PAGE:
After a remarkable journey with Gucci, Bellotti transitioned to Bally, replacing Rhuigi Villaseñor, who was at the helm for just two seasons. Bellotti’s vast experience, diverse design background, and fresh vision for Bally bring a fascinating interplay of luxury, innovation, and history. By marrying his rich knowledge with Bally’s legacy and the inspiration from the Monte Verita story, Bellotti offers a collection that stands at the crossroads of the past, present, and future. The Monte Verita story is a tapestry of ideals, aspirations, and dreams that converge to form a unique community in Ascona. This tale is awash with symbolism, representing a yearning for an alternative existence, a life defined not by societal norms but by passion, art, and an undying spirit of rebellion against conventionality. To bring the Bally Swiss Heritage into this collection was paramount for Bellotti, for people to understand the rich archives and history. Simone Bellotti’s SS23 collection for Bally taps into this rich narrative, drawing parallels between a community’s quest for distinctiveness a century ago and today’s pursuit of individuality. From the choice of fabrics to the intricate designs, Bellotti infuses a touch of rebellion, harking back to that Swiss community’s spirit. For instance, using blossoming 3D floral details is more than a design choice. It represents the blooming of ideas and the flourishing of an alternative thought process. Similarly, the mix of slanted waistlines, bubble hems, and boxy cuts offers a break from the norm.
THE BUZZWORDS Symbolism, Heritage, Gender mix,
Look # 39 This look represents the mix of the masculine and the feminine. It is the look that the designer felt represented the collection the most. The combination of the formal (the trench coat) with something out of control. (the splash of vibrant blue ruffles).
THE ON-BRAND FACTOR
THE BRAND EVOLUTION
Historical Inspiration: Bellotti’s passion for Bally’s unique heritage could give the brand a distinct voice Versatility: Bellotti emphasizes designs catering to a broad age range, showcasing timelessness and adaptability. Accessories: The range of accessories, showcases a holistic vision for the brand.
Balancing Commercial Appeal: While Bellotti’s designs resonate with unique design elements, it missed the right balance Consistency in Vision: There’s a challenge in maintaining a consistent vision for the brand Missed the Mark: Bally attempted to lean into a broad market and missed the mark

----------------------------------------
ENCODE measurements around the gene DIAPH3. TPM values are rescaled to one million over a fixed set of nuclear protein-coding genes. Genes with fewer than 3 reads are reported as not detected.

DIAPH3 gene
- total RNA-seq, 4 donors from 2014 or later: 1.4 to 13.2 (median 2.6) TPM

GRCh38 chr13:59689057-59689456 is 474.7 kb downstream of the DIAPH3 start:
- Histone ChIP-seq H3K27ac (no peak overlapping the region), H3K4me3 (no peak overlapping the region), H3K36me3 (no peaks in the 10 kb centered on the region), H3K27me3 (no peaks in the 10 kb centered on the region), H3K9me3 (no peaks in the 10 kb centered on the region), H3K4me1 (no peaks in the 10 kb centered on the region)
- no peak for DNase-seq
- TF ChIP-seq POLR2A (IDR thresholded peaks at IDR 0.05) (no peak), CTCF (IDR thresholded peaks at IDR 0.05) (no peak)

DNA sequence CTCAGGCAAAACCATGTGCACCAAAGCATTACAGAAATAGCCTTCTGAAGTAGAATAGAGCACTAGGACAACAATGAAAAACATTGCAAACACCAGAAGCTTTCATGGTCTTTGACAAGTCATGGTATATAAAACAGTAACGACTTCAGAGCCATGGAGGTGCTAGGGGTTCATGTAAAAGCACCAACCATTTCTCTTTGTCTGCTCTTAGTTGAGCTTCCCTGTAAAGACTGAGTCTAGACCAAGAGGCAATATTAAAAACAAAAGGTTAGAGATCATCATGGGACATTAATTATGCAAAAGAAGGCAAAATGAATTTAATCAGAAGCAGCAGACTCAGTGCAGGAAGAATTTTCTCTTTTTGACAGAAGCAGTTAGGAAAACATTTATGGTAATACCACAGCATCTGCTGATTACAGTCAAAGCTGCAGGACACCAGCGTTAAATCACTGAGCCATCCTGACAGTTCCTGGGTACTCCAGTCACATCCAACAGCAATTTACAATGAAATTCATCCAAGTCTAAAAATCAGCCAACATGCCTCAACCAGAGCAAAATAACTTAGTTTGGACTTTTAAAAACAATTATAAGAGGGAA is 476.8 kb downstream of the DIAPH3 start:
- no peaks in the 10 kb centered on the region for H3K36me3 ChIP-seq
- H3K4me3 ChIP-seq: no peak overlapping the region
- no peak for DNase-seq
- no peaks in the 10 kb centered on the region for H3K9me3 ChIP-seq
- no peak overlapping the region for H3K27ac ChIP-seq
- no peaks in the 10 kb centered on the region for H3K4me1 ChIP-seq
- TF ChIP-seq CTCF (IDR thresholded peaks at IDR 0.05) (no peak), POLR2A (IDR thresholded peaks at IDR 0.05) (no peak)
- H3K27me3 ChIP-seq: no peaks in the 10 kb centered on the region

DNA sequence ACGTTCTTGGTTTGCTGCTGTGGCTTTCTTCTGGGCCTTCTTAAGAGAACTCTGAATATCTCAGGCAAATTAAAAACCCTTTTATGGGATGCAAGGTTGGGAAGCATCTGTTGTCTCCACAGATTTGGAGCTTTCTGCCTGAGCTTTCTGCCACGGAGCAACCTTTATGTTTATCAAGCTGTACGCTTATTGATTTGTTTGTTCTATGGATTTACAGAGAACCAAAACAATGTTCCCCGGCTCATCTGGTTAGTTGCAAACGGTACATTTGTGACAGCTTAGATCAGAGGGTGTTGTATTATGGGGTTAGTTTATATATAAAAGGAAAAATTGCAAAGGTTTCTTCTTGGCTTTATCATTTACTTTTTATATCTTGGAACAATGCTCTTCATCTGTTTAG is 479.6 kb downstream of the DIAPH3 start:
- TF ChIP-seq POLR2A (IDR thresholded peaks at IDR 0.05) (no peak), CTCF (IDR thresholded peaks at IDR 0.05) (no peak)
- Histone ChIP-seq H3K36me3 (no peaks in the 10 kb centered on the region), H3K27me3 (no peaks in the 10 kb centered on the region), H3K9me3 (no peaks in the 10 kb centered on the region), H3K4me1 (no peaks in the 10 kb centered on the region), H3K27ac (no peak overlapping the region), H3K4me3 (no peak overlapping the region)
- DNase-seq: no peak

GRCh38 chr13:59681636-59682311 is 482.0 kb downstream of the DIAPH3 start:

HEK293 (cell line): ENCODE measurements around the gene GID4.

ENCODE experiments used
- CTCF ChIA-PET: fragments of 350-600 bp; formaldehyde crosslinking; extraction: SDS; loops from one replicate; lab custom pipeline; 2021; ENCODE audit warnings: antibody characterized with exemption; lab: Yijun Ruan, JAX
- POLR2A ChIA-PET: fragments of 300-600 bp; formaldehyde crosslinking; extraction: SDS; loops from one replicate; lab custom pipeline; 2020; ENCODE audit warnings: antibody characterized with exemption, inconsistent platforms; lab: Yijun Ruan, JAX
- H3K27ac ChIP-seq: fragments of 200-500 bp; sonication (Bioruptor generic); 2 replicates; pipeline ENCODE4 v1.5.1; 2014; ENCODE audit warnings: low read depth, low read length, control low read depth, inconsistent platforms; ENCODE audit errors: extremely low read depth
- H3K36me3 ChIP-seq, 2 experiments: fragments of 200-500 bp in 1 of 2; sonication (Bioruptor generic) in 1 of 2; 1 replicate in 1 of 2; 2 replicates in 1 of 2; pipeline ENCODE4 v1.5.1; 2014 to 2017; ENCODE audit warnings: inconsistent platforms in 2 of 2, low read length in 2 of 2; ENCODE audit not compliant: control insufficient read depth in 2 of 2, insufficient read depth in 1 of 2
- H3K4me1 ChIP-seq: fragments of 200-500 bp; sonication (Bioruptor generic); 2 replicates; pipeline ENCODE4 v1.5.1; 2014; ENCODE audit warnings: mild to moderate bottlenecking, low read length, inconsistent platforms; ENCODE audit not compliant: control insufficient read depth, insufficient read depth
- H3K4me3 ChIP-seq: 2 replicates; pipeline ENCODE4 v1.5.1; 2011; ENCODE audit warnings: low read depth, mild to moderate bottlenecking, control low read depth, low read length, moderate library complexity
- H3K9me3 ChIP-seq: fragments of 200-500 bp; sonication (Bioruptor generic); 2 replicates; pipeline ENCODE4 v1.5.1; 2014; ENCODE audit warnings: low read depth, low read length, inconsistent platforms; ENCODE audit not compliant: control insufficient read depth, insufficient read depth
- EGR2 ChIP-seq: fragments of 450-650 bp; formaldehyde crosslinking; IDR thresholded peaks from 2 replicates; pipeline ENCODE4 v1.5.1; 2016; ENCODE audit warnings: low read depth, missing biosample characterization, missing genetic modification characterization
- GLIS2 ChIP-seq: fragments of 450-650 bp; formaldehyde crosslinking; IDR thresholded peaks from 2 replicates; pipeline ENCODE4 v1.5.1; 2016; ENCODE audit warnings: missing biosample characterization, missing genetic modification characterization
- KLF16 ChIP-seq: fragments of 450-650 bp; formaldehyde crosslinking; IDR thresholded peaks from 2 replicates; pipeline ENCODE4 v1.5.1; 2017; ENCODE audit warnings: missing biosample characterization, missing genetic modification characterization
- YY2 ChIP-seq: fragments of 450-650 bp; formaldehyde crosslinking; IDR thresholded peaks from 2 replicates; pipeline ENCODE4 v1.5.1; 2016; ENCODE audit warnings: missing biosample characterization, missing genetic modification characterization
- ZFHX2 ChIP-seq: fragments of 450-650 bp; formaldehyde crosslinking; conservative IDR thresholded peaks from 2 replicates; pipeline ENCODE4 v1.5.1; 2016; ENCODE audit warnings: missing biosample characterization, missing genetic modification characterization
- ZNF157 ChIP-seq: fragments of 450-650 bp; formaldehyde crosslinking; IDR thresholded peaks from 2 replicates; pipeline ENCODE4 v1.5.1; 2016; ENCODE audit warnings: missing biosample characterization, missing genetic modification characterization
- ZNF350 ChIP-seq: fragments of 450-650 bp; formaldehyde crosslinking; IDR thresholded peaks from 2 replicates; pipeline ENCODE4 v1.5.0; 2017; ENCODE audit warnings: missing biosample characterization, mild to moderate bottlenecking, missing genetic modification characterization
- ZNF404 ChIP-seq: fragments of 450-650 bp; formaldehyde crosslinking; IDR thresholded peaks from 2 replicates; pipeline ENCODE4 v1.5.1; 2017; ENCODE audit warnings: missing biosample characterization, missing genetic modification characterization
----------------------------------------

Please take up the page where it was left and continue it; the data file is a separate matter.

The collection blended the brand’s quintessential classics and Bellotti’s fresh perspective. Seasonal staples such as tees, sweater vests, and pullovers were layered seamlessly, offering a practical and chic solution for the fluctuating temperatures of the spring-to-summer crossover. The classic tailored pants, blazers, and trenches showcased Bally’s unparalleled craftsmanship. Diverse design elements marked the collection’s direction. Best were the leather dresses and the bomber jackets with a twist – transforming effortlessly into gilets. Plus, the array of innovative finishes—slanted waistlines, bubble hems, and boxy cuts—juxtaposed with elongated tanks, and 3D floral-detailed dresses. This melange was further emphasized by accessories: vintage shades offering nostalgia, sporty baseball caps introducing a modern vibe, and corporate leather handbags reaffirming Bally’s DNA of luxury and functionality.
To be at Bally and see their archives, you witness culture. There are shoes from 1851 to as far back as 2000 years. Imagine! I want to show Bally as what we are, who we are, and how we are trying to make it for today. I like to see the idea of men and women crossing over in shoes and bags. – Simone Bellotti
However, in contrast to the vibrant exoticism introduced by his predecessor, Villaseñor, Bellotti’s vision appeared more restrained, more contemplative. Where Villaseñor’s collection reveled in the Cali-cool aura filled with gilded glamour, Bellotti’s signaled a phase of introspection. In the ever-evolving world of fashion, where brands are in a perpetual race to resonate with the modern zeitgeist and appeal to younger audiences, Bellotti’s debut for Bally seems to tread a rocky road. While he emphasizes the universality of his collection—designs apt for both a 20-year-old and a 45-year-old—the essence of capturing the present-day spirit feels slightly amiss. The race for commercialism, a prevalent force in today’s fashion industry, appears to have taken a backseat. Whether this deliberate shift augurs well for the brand remains to be seen, but it undoubtedly underscores Bellotti’s intent to prioritize artistic authenticity over fleeting trends. The fashion world will keenly observe Bally’s trajectory under Bellotti’s guidance. There was not much pushing the envelope in this collection. Bally is full of heritage, as Bellotti understands only too well. It is a pity that the collection did not live up to this sense of uniqueness. Perhaps playing into commercialism is best left to the high street.